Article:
My parents did everything possible to give me a chance. They passed to me good genes and healthy habits, kept me healthy, gave me good education, and provided an example of a life worth living. They excited my curiosity, guided me and encouraged my interests first in books, later in sciences. They were my moral compass and source of unwavering support all their lives. I am eternally grateful to them. I love them as I would want my children to love me. Thank you!

Peter and Larisa. January 2, 1953.
Peter and Larisa. January 2, 1953.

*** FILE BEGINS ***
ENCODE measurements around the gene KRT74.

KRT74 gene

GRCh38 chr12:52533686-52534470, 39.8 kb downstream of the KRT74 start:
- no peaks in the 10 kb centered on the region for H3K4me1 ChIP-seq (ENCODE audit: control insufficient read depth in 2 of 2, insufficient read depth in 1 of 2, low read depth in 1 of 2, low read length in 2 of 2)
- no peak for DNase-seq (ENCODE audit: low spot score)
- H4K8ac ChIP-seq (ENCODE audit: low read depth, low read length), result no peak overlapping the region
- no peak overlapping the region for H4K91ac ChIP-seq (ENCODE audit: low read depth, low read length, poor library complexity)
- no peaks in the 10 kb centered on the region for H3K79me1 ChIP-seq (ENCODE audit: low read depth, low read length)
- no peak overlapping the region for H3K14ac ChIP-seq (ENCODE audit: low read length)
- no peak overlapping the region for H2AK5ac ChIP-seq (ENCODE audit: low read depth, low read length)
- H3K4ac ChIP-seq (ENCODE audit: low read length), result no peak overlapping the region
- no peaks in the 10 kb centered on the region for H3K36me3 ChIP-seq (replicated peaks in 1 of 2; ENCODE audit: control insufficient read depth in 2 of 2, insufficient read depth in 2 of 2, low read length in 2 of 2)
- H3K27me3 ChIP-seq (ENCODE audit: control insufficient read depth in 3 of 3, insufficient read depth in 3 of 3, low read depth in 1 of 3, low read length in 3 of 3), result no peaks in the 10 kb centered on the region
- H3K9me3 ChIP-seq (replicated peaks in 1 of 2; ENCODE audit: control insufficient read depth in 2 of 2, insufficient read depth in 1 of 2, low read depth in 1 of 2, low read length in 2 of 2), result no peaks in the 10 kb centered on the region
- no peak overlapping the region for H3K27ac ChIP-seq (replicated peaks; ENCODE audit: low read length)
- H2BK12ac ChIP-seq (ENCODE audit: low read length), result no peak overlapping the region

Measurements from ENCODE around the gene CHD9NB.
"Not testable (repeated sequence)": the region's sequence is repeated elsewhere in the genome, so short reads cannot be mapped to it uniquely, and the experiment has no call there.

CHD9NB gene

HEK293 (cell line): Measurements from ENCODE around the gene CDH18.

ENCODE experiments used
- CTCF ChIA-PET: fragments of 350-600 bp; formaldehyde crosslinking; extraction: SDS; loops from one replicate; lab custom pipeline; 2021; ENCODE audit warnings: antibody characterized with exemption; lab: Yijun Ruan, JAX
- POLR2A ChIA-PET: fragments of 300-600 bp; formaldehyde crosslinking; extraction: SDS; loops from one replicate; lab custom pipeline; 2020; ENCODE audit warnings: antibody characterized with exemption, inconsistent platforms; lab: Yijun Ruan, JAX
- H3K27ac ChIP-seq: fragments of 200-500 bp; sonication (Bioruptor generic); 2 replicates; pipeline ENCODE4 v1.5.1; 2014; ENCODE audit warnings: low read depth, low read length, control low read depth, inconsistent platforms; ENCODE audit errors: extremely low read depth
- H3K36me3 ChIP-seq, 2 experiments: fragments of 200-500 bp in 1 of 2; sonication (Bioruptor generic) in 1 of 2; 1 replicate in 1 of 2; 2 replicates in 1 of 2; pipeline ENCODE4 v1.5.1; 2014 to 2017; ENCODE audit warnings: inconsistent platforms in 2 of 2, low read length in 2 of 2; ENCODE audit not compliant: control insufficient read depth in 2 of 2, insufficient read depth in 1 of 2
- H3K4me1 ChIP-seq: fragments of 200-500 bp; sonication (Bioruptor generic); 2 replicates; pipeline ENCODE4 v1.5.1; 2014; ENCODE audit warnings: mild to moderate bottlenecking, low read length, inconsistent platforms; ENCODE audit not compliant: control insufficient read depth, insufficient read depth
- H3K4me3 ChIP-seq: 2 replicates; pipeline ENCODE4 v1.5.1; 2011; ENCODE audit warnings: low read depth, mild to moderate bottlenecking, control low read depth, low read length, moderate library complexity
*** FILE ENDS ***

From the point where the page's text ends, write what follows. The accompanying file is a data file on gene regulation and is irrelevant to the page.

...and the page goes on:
They met in Moscow, where they both were students of the same Moscow Insitute of Finance.

After graduation, Peter was sent, as it was habitual for a young officer, to serve in the remote military settlement inside the Polar Circle. Larisa with newly born me went with him. We lived in the Russian North for the first seven years of my life.

During winter-long polar nights, my mother taught me read and English, among many other things. My father taught me skiing and skating, and to build snow fortresses, too.

For summer months, I was brought to the grandma (Larisa’s mother) Maria, who lived in the Ukraine. Both – she and my father – were active participants of WWII: he – as a soldier, she – as an executive director of a site that produced military cloth and field kitchens in Siberia.

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